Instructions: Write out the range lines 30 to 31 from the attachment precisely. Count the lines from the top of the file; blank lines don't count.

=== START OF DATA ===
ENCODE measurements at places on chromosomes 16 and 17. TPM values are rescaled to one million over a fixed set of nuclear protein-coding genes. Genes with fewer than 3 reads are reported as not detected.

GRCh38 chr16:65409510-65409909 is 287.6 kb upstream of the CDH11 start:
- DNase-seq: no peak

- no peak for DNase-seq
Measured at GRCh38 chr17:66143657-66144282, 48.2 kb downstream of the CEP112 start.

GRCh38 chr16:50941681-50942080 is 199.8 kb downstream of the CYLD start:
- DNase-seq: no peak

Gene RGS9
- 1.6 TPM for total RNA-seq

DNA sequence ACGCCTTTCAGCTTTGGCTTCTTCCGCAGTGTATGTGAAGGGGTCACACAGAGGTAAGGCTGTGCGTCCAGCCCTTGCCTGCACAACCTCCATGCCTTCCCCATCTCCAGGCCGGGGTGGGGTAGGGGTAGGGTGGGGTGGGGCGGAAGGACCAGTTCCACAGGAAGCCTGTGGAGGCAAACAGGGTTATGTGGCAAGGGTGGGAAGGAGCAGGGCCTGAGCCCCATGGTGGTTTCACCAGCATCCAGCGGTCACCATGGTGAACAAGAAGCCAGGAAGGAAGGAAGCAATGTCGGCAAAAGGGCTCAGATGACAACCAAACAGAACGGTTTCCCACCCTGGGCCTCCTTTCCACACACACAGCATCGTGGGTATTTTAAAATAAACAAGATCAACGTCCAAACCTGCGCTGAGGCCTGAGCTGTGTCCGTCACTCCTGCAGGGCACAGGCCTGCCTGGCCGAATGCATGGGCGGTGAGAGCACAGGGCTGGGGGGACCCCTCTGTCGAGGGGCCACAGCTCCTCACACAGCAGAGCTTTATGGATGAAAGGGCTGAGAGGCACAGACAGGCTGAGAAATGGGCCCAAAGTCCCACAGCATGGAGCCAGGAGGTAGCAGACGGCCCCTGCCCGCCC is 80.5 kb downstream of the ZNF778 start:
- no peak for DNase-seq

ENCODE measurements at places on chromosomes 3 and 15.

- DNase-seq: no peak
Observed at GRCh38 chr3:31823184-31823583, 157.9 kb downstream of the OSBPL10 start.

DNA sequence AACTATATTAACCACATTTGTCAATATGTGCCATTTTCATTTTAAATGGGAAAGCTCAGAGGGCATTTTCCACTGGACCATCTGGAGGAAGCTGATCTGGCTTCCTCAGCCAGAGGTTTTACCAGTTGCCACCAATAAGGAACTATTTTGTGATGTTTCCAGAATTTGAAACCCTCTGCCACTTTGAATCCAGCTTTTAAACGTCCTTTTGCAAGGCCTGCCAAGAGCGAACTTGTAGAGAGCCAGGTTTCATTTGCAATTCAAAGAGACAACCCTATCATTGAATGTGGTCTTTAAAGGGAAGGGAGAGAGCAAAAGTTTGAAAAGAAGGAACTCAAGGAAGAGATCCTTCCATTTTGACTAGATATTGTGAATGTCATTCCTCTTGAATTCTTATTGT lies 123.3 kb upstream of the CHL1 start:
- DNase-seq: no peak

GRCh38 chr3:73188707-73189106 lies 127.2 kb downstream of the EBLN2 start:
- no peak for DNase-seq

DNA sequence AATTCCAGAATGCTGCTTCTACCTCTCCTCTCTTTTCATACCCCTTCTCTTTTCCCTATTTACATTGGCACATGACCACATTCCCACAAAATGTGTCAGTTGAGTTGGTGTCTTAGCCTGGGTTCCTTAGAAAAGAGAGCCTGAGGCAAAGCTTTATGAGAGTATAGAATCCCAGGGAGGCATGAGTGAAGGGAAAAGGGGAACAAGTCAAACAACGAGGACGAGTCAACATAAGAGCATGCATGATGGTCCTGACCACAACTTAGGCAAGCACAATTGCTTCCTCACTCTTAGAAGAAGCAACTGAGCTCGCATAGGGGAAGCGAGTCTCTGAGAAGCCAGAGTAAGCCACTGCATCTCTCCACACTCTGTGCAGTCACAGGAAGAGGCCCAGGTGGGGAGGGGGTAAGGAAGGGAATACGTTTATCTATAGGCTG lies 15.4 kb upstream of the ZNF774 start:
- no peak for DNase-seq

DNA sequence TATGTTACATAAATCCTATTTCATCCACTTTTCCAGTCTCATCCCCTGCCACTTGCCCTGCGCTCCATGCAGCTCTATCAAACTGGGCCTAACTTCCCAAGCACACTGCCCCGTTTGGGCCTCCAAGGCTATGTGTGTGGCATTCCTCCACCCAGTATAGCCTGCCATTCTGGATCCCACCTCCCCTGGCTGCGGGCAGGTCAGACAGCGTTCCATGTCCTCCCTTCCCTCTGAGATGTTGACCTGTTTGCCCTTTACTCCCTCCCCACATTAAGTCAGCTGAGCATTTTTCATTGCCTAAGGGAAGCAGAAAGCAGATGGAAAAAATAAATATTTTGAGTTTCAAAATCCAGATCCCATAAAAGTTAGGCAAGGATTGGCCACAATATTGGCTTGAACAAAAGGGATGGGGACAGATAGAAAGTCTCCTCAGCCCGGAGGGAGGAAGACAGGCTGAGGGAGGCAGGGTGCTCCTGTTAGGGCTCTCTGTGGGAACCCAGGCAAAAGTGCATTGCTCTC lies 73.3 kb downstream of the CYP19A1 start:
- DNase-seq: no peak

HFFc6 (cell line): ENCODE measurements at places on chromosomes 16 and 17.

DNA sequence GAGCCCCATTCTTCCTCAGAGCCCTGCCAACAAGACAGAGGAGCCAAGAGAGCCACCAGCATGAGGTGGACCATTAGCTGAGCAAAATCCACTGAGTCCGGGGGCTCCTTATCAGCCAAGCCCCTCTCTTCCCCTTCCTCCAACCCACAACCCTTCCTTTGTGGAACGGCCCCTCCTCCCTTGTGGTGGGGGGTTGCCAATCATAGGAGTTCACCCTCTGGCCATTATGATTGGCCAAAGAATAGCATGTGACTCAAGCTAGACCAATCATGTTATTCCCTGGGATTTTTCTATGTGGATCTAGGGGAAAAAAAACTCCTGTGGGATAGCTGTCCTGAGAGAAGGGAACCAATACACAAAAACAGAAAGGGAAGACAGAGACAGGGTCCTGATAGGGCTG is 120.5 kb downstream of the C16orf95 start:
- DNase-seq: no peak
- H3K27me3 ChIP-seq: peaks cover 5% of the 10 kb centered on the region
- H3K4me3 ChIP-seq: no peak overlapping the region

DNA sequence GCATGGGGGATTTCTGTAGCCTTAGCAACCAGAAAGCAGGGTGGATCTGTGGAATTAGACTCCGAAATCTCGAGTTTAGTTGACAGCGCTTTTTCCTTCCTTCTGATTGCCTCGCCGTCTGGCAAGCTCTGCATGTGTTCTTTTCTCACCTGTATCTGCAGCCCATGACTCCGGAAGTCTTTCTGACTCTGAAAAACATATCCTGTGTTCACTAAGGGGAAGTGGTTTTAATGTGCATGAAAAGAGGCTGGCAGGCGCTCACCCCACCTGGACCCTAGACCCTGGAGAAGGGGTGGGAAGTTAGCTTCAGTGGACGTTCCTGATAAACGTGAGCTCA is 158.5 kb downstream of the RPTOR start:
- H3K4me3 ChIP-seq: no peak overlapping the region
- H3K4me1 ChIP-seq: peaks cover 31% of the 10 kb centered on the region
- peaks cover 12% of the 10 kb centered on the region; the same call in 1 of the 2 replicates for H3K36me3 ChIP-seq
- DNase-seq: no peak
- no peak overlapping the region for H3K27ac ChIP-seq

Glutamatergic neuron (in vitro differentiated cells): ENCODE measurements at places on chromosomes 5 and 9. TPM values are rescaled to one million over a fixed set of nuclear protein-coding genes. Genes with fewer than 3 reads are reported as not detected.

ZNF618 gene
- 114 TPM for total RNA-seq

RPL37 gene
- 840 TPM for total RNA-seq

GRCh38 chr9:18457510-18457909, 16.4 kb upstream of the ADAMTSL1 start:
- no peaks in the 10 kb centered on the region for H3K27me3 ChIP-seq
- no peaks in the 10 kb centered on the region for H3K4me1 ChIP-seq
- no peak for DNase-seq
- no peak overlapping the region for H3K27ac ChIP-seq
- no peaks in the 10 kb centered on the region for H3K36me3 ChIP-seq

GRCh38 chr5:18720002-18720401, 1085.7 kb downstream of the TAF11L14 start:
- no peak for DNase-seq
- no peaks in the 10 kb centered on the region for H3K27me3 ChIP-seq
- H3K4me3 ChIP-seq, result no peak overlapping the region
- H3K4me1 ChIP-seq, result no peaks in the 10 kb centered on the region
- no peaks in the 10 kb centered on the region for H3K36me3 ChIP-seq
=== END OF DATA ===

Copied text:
- H3K4me1 ChIP-seq: peaks cover 31% of the 10 kb centered on the region
- peaks cover 12% of the 10 kb centered on the region; the same call in 1 of the 2 replicates for H3K36me3 ChIP-seq